When I was a child growing up in Perth, I had a great relationship with my paternal grandmother. She was a real go-getter and very talented. I always looked forward to spending school holidays and weekends at her house. She taught me how to knit, crochet, sew, basket weave and lots of other crafty things. She took me with her to church on Sunday mornings, then to the park where I could play Games, swing and climb to my hearts content. She introduced me to the Sport of Gymnastics, which I followed through to international level and later on co-founded the GymBus the Kids Party Bus in 1994.
My family would drop in to see her regularly and we were always treated to a cuppa, along with homemade cakes or biscuits. She was my role model for what a Grandmother should be!
When I had my 4 children, we only had one set of grandparents in Perth, my mother and father. Although my mother wasn’t hugely maternal, she helped out with baby sitting, visited us regularly, usually bringing treats for the grandchildren and doing a few household chores while she was visiting like folding the washing or doing the dishes. Never a week went by that the grandchildren didn’t see their grandparents.
Now I am a grandmother to so far, 6 gorgeous grandchildren who call me “Gran”, just like I call my Grandmother. I am also a mother in law to 3 daughters in law. I know the relationship between mother and daughter is vastly different to that of mother and daughter in law, and times have changed, but I wonder at the ramifications of those changes.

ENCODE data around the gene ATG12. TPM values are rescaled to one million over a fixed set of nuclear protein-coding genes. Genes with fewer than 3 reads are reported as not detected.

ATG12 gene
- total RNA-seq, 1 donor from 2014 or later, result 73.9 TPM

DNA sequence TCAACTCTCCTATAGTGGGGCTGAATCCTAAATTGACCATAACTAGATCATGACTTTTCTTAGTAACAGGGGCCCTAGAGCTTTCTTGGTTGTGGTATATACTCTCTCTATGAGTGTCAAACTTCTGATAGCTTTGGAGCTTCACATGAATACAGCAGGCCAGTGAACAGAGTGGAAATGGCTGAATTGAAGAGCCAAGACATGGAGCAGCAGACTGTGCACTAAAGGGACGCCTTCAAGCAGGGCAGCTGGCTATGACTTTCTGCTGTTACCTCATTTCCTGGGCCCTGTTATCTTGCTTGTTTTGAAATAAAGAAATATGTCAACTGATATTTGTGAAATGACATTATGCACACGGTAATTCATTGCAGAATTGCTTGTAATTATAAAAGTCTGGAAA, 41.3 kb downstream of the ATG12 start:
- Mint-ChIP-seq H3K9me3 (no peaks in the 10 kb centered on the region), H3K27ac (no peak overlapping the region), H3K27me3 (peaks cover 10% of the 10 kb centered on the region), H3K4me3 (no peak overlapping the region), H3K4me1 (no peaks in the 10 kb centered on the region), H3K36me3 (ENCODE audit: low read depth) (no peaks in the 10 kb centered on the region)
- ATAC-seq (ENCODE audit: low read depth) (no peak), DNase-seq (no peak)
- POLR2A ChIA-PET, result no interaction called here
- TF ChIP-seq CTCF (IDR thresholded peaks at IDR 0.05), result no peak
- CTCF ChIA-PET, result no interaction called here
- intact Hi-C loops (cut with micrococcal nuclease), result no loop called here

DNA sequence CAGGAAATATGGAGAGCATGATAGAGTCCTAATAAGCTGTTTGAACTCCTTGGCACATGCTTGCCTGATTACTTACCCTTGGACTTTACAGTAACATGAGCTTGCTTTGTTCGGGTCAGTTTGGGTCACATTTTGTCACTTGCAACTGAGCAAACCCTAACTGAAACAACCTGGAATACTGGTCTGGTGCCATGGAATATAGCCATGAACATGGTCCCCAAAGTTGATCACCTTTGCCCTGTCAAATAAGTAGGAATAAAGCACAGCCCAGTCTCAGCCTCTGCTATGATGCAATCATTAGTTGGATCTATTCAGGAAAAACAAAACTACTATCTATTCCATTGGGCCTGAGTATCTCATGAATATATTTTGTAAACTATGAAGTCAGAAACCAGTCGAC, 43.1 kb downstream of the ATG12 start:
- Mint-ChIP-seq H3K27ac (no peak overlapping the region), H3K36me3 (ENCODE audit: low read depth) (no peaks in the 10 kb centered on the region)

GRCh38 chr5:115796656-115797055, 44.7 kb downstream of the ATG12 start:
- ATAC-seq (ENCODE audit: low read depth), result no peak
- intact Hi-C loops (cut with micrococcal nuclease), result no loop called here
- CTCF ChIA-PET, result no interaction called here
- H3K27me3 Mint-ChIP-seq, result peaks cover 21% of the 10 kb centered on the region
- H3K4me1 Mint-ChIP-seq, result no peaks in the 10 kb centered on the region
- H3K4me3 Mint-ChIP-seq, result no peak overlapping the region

Grandparents can often feel obsolete and redundant, superfluous to the lives of their children and grandchildren. When they step in to do the dishes or change a nappy it’s not to compete or create rivalry but rather to feel needed and helpful. When they drop in unexpectedly without phoning first to see if it’s convenient, it’s not to disrupt the family routine or inconvenience anyone, it’s because they want to see you and the grandchildren, plain and simple. The difference in the way these simple behaviours are interpreted can cause tension between in-laws, tension that permeates every aspect of family life and extends to all family members.
Children and grandchildren are impacted because they love their parents and their grandparents, and see them in a completely different light to what you do! Children pick up on the atmosphere, the body language and the tones and these behaviours can be very confusing to the children who is learning how to treat people from those closest to them. Can anything be done about this typical outcome between in laws?
Yes, if all parties are willing to:
- Recognise what is happening, and recognise that taking action or taking no action will both have consequences.
- Try to step back and look at the big picture.
- Ask yourself – is this really how you want your family to view you and your behaviour?
- Look at what you can do to remedy the situation and improve the relationship between Grandparents, Parents and children.
No one wants to directly or indirectly hurt our sons and daughters or the wives, husbands and partners that they love. Be the one that takes the initiative to turn things around. You’ll only have better family relationships to look forward to.
This post was written by Grant Carlyon